Reuters reports that SpaceX has moved forward with an effort to raise capital through a leveraged loan and is now circulating a debt investment opportunity 50% greater than originally reported by Bloomberg.
With the maximum capital raise now capped at $750M with Bank of America in place of Goldman Sachs as the loan guarantor, SpaceX could rapidly find itself flush with funds that will be instrumental in the completion of major infrastructure expansion projects for its Starlink satellite constellation and next-gen BFR rocket and spaceship.
— Jonathan Schwarzberg (@theschwarzberg) November 7, 2018
Particularly noteworthy is the fact that SpaceX – according to sources that spoke with Reuters – is playing their financial cards very close to the chest, presumably suggesting that interested investors are being faced with extreme secrecy over the company’s finances, assuming they are being allowed much access at all. Given how gilded and relatively exciting SpaceX is, investors may be more than willing to shrug off the inherent high-risk, high-reward nature of commercial spaceflight and swallow an unusual burden of secrecy and opaque corporate insight.
Assuming that SpaceX is able to successfully secure enough investors to raise the full $750M, this offering could mark a turning point in the way SpaceX approaches major capital expenditures, particularly at a point in time where the company is likely to imminently require massive amounts of cash to prevent major schedule delays for both Starlink and BFR. With more than two years and a full 35 successful launches separating SpaceX from their last catastrophic failure, the company’s financial outlook – at least from an external perspective – is healthier than its ever been, and the manner with which Falcon 9 has rapidly devoured a majority of the global commercial launch industry is extremely promising.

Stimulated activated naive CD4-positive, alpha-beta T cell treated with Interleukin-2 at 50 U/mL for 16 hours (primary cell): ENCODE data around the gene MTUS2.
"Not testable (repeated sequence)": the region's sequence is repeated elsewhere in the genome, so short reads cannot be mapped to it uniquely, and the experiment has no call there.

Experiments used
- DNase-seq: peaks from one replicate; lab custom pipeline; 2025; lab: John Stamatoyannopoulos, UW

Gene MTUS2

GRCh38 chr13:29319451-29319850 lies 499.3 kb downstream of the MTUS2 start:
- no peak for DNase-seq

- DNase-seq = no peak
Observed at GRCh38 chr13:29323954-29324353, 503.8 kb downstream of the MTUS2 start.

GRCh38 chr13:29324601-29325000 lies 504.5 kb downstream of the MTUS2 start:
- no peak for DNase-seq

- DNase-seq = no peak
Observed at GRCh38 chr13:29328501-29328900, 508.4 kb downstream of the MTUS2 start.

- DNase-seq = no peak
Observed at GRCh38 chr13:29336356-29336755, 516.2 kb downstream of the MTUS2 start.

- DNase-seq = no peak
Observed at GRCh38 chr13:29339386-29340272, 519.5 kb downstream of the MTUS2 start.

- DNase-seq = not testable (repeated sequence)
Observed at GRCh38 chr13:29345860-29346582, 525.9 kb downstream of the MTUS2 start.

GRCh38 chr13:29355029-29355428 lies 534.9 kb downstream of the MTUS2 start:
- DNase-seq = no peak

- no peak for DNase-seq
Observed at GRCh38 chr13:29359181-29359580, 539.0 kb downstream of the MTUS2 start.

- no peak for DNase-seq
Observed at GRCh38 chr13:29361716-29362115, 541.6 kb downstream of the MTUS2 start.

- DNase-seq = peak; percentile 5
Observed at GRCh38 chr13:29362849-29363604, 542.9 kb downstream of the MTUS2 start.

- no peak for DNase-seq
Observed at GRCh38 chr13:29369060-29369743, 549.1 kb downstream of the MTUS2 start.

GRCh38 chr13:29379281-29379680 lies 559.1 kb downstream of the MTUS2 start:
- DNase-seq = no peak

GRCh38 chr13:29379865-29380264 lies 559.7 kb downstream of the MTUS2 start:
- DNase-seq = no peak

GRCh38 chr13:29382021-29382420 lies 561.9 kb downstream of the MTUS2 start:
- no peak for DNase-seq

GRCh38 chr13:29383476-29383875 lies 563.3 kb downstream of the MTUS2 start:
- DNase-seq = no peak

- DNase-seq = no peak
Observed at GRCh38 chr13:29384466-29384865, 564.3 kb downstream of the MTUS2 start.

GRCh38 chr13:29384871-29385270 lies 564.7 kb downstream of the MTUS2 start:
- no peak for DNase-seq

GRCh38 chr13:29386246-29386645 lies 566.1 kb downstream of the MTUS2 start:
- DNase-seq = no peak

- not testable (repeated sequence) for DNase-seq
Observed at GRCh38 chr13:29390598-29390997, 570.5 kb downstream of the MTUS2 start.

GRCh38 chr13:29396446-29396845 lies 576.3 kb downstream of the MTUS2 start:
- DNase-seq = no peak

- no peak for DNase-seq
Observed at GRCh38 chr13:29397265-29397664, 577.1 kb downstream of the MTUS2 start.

Further, SpaceX hopes to lower the average cost of rocket launches by at least one or two magnitudes with the introduction and optimization of the next-gen BFR rocket, while its prospective Starlink satellite constellation has the potential to disrupt an unbelievably vast and stagnant global communications market. In order to even begin to make either or both aspirations real, SpaceX will need to construct wholly new production, test, and launch facilities capable of manufacturing an unprecedented number of satellites (between ~4400 and ~12000) and supporting what would be the largest and most advanced commercial rocket ever built.
Altogether, these many towering challenges will demand major investments in infrastructure with no real guarantee of returns. If the market will bear it (and it seems to be more than willing), leveraged loans – essentially debt equity backed by large banks or institutions – is one of the best possible ways to raise large amounts of money for risky prospects, particularly for a company as successful and glamorous as SpaceX. With any luck, investors will be luxuriously rewarded for going out on a relative limb.
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